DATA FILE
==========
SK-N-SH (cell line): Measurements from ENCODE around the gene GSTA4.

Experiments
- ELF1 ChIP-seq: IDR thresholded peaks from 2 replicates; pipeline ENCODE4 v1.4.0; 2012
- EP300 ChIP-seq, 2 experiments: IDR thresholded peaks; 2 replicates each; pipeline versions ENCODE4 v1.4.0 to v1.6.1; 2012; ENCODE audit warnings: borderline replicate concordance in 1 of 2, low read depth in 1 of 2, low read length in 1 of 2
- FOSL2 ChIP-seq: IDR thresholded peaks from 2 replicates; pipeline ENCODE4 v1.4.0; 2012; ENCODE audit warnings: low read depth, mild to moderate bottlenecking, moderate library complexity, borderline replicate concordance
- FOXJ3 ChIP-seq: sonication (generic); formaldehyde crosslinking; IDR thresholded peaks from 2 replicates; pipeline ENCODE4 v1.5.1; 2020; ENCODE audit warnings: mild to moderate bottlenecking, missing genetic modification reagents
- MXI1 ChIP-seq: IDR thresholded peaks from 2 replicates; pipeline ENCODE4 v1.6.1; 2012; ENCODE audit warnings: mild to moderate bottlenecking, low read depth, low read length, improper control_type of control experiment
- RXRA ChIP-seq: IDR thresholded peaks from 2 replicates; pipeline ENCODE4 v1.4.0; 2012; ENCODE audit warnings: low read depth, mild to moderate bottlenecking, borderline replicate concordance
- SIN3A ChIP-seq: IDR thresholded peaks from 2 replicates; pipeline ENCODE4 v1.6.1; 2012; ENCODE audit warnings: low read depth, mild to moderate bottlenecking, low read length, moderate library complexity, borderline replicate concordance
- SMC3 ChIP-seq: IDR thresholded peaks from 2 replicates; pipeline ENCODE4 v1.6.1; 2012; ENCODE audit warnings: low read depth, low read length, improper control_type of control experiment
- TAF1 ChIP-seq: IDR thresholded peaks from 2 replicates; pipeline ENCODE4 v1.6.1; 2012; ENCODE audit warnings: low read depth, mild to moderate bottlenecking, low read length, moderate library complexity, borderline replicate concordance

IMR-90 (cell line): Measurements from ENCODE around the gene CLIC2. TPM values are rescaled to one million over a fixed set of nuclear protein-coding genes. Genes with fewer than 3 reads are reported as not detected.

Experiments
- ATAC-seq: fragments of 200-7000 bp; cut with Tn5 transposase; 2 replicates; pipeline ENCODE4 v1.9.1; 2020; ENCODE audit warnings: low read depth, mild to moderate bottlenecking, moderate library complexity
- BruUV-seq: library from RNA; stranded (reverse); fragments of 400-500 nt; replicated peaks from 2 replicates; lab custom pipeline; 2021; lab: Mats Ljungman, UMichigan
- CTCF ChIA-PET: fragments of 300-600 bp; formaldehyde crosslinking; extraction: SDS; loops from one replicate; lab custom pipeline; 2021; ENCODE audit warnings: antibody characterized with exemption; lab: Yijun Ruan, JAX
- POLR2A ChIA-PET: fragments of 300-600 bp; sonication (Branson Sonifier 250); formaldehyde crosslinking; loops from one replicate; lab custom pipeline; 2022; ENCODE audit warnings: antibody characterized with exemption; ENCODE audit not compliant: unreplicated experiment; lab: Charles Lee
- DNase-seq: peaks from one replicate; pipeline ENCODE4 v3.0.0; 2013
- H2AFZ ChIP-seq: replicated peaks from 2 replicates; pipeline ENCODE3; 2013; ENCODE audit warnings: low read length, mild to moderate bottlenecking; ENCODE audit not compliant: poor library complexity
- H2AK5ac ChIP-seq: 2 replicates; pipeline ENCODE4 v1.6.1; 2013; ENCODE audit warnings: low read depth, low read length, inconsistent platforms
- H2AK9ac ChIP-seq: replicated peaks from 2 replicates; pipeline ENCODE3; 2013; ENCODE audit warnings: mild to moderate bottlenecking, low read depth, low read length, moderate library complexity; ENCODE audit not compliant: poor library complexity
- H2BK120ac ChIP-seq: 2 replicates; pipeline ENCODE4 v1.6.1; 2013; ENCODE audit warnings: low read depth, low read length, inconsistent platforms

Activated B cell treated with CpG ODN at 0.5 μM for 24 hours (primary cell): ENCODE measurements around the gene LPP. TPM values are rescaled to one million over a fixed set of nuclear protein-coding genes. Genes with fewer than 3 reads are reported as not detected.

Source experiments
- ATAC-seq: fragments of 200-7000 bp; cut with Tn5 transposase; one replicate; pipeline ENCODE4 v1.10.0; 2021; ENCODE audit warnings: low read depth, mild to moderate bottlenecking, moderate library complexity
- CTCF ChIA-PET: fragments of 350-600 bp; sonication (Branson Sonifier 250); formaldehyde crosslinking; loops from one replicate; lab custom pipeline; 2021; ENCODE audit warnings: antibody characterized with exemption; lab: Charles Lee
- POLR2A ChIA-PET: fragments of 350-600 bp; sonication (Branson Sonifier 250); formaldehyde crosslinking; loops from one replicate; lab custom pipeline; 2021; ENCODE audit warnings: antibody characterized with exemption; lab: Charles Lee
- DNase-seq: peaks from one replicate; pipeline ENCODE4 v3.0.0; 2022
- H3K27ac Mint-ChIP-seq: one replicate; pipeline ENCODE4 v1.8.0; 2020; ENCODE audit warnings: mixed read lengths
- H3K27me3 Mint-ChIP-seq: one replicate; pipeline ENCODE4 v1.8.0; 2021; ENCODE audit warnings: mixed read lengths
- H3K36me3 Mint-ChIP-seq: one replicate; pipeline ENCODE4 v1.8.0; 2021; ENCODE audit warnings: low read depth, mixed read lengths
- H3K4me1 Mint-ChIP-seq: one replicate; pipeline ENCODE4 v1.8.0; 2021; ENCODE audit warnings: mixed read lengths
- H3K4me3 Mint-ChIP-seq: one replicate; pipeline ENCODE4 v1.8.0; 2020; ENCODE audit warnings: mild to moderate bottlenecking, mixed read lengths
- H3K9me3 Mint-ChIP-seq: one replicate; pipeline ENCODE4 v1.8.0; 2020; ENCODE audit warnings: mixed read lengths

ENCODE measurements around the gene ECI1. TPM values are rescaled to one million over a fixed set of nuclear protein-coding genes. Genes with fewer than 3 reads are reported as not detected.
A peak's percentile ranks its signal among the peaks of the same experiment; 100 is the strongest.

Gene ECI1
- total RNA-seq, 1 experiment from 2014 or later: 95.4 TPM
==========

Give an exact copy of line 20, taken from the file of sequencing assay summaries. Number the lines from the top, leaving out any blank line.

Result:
- H2AK5ac ChIP-seq: 2 replicates; pipeline ENCODE4 v1.6.1; 2013; ENCODE audit warnings: low read depth, low read length, inconsistent platforms